Black men in California were much more likely to have high PSA scores of 20 or more at the time of their diagnosis than White men in the state. Researchers led by David J. Press (above) reviewed the cases of more than 170,000 men diagnosed with prostate cancer in California. Black men who came from low-socioeconomic status neighborhoods and who were unmarried were especially likely to have high PSA scores.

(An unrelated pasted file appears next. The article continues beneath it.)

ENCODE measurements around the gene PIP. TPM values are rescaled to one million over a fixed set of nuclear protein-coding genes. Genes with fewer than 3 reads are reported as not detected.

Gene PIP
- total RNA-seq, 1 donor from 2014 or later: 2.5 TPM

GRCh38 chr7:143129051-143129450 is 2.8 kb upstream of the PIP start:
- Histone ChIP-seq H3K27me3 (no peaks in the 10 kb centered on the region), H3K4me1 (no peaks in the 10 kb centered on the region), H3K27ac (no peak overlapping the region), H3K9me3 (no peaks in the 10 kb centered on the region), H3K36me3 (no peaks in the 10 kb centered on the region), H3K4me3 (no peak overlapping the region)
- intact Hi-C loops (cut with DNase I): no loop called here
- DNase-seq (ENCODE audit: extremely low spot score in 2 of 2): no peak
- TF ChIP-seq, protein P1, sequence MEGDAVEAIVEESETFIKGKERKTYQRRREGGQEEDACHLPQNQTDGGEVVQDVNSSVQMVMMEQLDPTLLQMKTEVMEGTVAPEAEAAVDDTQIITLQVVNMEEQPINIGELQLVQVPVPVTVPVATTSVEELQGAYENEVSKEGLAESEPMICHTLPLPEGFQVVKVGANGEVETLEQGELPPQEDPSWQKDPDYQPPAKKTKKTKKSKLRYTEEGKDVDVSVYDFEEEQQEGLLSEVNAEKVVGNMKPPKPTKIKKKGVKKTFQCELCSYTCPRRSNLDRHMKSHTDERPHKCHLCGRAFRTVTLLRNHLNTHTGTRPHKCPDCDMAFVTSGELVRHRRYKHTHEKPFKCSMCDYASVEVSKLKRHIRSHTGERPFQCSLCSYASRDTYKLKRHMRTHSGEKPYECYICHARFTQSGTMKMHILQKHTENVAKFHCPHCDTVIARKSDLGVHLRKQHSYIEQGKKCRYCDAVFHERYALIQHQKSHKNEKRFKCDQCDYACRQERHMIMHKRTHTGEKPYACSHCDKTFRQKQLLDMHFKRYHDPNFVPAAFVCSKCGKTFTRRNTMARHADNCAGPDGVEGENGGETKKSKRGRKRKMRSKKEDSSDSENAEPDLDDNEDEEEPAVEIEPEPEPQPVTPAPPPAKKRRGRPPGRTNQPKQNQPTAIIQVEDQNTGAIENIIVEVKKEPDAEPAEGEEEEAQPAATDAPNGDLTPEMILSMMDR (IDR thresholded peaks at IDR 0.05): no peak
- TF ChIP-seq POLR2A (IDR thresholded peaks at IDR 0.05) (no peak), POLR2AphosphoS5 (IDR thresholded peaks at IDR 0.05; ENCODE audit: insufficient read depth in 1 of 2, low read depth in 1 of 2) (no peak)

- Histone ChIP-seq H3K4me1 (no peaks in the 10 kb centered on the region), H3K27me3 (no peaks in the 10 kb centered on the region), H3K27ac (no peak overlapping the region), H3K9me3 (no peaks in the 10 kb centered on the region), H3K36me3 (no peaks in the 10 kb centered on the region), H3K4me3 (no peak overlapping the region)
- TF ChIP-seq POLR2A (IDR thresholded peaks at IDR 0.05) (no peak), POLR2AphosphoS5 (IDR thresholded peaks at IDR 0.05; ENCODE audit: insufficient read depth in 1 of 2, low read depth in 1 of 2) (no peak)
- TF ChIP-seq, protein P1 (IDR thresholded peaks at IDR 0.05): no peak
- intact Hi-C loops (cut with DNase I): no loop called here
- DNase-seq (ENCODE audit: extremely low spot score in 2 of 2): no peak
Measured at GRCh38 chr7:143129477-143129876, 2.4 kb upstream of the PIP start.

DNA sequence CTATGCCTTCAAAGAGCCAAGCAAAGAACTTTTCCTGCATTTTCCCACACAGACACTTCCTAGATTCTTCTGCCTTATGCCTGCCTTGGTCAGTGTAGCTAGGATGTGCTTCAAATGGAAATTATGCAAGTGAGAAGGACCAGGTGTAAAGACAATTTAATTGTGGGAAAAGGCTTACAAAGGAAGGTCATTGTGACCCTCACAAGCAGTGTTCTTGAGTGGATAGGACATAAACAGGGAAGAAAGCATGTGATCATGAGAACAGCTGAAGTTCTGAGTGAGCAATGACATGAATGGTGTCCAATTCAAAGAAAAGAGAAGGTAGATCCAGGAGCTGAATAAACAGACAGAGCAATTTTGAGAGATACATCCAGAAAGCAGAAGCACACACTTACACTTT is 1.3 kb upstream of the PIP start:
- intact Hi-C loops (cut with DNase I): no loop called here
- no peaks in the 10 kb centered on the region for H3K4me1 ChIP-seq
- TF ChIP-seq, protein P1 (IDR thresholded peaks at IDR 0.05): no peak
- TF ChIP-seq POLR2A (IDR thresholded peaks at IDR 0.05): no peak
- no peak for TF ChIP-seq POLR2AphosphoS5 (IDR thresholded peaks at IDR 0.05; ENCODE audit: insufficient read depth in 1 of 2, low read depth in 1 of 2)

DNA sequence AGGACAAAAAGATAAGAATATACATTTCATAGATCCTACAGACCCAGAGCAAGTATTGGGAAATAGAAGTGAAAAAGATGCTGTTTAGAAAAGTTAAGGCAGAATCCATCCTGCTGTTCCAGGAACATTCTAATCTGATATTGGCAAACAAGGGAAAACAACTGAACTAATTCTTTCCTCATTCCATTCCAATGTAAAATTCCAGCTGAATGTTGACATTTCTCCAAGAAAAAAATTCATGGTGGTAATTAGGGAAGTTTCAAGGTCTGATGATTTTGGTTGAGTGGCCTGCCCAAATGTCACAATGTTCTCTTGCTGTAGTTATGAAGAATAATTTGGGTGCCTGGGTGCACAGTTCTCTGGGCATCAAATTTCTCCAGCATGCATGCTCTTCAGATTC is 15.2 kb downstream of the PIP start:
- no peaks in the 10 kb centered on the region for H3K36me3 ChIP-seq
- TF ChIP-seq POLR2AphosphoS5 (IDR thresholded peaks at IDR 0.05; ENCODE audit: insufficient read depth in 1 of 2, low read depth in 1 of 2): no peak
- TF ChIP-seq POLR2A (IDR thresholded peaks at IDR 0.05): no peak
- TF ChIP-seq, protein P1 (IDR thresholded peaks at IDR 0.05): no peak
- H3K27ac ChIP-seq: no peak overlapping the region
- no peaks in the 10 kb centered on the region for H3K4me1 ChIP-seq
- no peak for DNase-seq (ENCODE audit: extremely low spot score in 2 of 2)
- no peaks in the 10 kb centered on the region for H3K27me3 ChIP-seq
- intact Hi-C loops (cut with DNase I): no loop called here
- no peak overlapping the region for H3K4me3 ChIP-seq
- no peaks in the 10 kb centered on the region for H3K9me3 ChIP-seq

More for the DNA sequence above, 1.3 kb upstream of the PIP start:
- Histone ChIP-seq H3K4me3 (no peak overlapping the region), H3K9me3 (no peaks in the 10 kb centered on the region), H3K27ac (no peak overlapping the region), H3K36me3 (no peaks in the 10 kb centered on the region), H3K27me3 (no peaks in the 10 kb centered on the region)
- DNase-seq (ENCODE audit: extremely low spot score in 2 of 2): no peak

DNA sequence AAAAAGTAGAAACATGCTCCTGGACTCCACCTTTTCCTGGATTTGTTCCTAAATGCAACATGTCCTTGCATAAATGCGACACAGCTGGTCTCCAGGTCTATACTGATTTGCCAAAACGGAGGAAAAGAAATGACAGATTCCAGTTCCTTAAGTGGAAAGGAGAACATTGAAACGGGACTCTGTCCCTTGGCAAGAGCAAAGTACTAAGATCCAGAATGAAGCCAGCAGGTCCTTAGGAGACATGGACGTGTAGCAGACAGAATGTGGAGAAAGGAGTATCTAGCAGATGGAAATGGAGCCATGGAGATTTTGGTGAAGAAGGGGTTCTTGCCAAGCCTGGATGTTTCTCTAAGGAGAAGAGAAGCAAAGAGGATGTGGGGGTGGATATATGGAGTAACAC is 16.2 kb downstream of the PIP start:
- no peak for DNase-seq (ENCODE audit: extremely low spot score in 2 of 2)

See the full text of the scientific paper “Contributions of social factors to disparities in prostate cancer risk profiles among Black men and Non-Hispanic White men with prostate cancer in California” by David J. Press et al.